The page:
Container adoption on the rise; learn the technology


Containers have captured the imagination of software developers since Docker came on the scene in 2013. Docker’s introduction of an image format that makes it easy to build and distribute application code and dependencies helps developers work rapidly and better meet the demands of business units and customers.

Today, container adoption and the enthusiasm for the technology continue to grow. According to a Forrester paper, “Containers: Real Adoption and Use Cases in 2017,” among enterprises using containers, 63% have more than 100 deployed, and 82% expect to have more than 100 containers deployed within the next two years.

The Forrester report found that “containers are used to modernize existing apps and create new cloud-native ones … application transformation is still in its infancy … [and] organizations are realizing the benefits of containers.” 

In another survey, the “Portworx Annual Container Adoption Survey 2017” — which included responses from 491 IT pros across a variety of industries and company sizes — 32% of companies are spending $500,000 or more a year on license and usage fees for container technology, up from 5% reported last year.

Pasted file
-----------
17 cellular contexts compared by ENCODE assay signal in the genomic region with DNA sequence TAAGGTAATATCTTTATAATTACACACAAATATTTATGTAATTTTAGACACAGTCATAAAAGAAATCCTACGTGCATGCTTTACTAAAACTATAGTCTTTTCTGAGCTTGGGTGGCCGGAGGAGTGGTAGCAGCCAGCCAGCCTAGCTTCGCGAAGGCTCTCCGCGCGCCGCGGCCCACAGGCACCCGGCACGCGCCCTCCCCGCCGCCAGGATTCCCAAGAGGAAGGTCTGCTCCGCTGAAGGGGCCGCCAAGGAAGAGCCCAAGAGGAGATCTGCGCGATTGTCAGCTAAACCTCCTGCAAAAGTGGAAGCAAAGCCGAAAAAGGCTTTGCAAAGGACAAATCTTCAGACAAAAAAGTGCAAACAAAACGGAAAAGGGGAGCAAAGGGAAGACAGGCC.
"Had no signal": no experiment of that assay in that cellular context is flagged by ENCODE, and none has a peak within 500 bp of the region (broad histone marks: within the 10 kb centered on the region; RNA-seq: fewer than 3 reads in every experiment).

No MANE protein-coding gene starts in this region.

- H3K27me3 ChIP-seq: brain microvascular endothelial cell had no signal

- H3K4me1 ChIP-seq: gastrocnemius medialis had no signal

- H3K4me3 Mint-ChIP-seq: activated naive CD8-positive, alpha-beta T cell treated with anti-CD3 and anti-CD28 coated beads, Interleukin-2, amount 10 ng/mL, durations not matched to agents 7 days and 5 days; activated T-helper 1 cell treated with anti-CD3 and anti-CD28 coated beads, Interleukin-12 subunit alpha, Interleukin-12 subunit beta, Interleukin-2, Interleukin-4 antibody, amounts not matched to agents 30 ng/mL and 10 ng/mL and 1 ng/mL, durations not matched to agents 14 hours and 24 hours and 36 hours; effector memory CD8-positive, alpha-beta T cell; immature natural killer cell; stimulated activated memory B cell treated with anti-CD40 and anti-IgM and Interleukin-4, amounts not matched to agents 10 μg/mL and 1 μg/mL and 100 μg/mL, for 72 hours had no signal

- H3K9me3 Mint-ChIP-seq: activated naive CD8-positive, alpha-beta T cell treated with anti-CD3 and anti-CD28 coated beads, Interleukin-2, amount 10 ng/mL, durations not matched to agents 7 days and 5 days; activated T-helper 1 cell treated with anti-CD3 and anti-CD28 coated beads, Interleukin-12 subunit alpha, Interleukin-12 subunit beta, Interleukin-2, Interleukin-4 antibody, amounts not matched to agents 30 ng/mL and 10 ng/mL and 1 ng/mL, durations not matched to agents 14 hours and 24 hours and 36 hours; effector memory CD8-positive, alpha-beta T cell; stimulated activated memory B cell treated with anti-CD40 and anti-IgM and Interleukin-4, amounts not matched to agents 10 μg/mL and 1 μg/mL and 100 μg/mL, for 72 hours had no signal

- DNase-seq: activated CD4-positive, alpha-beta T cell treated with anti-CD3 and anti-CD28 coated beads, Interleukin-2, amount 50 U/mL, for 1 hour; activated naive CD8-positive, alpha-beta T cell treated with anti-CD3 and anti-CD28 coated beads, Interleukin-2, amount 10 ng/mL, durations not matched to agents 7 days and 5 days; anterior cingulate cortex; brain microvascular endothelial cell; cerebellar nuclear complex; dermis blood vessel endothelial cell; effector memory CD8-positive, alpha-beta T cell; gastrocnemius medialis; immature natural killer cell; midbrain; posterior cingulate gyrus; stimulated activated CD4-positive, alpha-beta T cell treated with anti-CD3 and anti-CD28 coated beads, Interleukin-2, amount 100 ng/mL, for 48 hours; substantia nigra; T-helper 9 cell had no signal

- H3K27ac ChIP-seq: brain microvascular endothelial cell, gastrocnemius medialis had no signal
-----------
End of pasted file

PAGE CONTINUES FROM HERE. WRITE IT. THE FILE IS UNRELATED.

And, according to Gartner, by the year 2020, 50% of companies will be using container technology, up from 20% today.

Container technology is being used more and more across enterprises — from developing cloud-native apps, mobile apps and cross-platform apps to modernizing legacy apps. Although this story is still unfolding, it seems clear that you may find yourself dealing with containers soon — if not today, then in the future.

To provide insight into container technology and container adoption, we offer this special report. Although wide-ranging, this collection hits on important aspects of container adoption: the challenge of persistent data storage, a comparison with serverless computing, usage in software-based networking, mobile app development, security challenges, multi-cloud distribution and drawing on container platforms for portability.

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